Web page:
For 2,000 years, Jewish music has been a hybrid compounded of elements picked up from our neighbors. Salamone Rossi created Italian Baroque settings of Hebrew texts. Chasidic niggunim drew on Viennese waltz music and Eastern European military marches. Sulzer and Lewandowski wrote like German Protestants. In the Diaspora, Jewish music has always been a hyphenate.
One might expect that the creation of a Jewish state might bring about a change in such affairs, but listening to the excellent new compilation “The Rough Guide to the Music of Israel” (Rough Guide/World Music Network) one realizes that, for now at least, Israeli music, too, is an amalgam of local and global influences, ranging from the dance-beat driven songs of the late Ofra Haza to the hip-hop of Hadag Nahash.
Of course, Israel itself is a crossroads, situated in the midst of so many different cultures, and a catch basin for all those different sounds, but for obvious reasons, Israel is a particularly fertile ground for a fusion of Jewish musics — Moroccan, Algerian, Yemenite, Ethiopian, Ladino, Yiddish and so on. And Dan Rosenberg, who compiled this CD has made a point of drawing from all of them. The result is both a useful snapshot of Israeli pop today and a highly danceable record in its own right.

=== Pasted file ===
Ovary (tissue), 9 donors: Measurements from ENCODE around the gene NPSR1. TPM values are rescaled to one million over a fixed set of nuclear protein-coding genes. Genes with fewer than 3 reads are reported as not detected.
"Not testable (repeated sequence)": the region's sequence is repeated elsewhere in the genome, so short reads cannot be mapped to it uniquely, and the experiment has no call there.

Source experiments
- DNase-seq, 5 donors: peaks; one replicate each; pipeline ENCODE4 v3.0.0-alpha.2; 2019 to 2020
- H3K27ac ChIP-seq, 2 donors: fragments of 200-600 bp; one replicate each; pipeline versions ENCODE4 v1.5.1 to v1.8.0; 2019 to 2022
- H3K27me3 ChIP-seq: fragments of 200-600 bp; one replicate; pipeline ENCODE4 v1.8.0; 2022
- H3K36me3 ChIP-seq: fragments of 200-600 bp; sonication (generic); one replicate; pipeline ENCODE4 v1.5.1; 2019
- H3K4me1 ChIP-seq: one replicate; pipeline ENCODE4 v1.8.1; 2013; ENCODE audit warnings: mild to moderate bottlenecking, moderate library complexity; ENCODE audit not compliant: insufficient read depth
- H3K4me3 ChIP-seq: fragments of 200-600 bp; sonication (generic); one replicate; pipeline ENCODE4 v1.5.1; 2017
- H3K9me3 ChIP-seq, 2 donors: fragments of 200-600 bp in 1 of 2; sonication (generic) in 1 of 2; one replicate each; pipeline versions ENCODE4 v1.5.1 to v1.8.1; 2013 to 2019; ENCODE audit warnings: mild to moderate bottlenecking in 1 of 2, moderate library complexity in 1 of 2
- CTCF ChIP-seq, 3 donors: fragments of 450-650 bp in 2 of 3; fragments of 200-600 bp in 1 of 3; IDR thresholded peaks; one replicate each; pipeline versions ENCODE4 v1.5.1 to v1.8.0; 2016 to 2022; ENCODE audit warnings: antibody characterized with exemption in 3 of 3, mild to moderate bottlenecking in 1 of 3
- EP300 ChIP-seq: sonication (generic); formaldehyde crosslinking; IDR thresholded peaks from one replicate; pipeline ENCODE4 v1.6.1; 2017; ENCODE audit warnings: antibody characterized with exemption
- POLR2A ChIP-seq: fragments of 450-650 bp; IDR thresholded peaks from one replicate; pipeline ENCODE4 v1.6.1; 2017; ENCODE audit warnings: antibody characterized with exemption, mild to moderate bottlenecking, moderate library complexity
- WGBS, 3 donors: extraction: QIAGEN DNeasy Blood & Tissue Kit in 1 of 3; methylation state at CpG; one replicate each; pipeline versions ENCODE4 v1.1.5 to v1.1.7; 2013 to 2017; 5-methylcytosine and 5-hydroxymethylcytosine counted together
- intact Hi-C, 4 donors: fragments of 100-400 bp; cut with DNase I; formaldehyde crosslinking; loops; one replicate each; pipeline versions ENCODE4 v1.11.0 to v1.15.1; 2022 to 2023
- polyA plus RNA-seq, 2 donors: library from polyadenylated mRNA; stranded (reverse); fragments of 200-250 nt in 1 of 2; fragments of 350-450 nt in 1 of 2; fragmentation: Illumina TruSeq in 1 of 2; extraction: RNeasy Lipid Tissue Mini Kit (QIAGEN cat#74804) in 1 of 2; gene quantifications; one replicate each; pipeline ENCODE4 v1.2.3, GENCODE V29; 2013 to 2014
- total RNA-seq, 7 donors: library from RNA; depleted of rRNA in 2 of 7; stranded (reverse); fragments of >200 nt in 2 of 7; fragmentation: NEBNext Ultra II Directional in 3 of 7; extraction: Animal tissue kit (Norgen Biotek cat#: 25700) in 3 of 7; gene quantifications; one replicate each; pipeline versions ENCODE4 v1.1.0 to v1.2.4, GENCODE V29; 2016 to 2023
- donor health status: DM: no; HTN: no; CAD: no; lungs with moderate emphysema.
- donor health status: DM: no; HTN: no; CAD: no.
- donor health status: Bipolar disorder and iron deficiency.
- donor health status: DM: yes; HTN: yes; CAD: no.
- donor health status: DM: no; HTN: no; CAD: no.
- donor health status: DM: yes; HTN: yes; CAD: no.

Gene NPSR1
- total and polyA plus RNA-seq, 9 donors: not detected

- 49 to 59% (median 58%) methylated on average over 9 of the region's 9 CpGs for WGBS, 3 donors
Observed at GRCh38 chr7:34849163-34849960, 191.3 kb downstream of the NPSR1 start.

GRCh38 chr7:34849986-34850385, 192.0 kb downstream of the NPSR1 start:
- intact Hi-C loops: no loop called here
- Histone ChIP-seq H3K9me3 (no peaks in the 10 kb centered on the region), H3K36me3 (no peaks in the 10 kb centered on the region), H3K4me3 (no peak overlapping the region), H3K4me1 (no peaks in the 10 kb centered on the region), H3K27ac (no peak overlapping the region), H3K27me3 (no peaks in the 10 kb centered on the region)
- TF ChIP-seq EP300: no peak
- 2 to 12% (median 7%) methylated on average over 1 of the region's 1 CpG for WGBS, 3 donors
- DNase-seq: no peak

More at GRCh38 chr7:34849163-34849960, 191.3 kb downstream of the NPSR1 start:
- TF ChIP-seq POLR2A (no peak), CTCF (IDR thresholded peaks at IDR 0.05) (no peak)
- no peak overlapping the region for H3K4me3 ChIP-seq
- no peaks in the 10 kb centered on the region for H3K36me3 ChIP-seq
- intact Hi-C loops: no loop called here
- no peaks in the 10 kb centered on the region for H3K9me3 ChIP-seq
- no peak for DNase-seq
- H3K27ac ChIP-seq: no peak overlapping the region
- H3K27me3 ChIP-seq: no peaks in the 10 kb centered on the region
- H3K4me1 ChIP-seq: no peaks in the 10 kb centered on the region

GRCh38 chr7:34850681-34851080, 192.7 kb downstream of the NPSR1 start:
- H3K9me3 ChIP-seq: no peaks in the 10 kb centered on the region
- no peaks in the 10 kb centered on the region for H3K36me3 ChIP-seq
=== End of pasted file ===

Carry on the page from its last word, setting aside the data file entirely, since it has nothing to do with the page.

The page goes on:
The Jewish Moroccan tradition is a particularly rich one musically and is fittingly well-represented here with selections by Shlomo Bar (of Habrera Hativit) and David D’Or, Emil Zrihan and Kol Oud Tof. But there are equally telling contributions from Bustan Abraham — a Turkish classical composition turned into a devastatingly syncopated dance treat — and old folkies Alberstein and Arik Einstein.
There are no real duds here, although the harmonica-driven Tea Packs is a band more redolent of American vaudeville than some will care for, and Ofra Haza’s discofied “Ode-Le-Eli” probably wouldn’t cut it at a traditional Yemenite wedding. But even those two songs are better-than-average representatives for artists whose popularity is too large for them to be ignored in this context.
The best thing about “The Rough Guide to the Music of Israel” is that it will introduce listeners to the entire range of music coming out of the country. If you can get your parents to put away their Hillel and Aviva records and check out the Israeli Andalusian Orchestra or Idan Raichel’s Project, you’ll be glad you did. (How your parents will feel, that’s not my problem.)
George Robinson is the film and music critic for Jewish Week; his new book, “Essential Torah,” will be published by Shocken Books in fall 2006.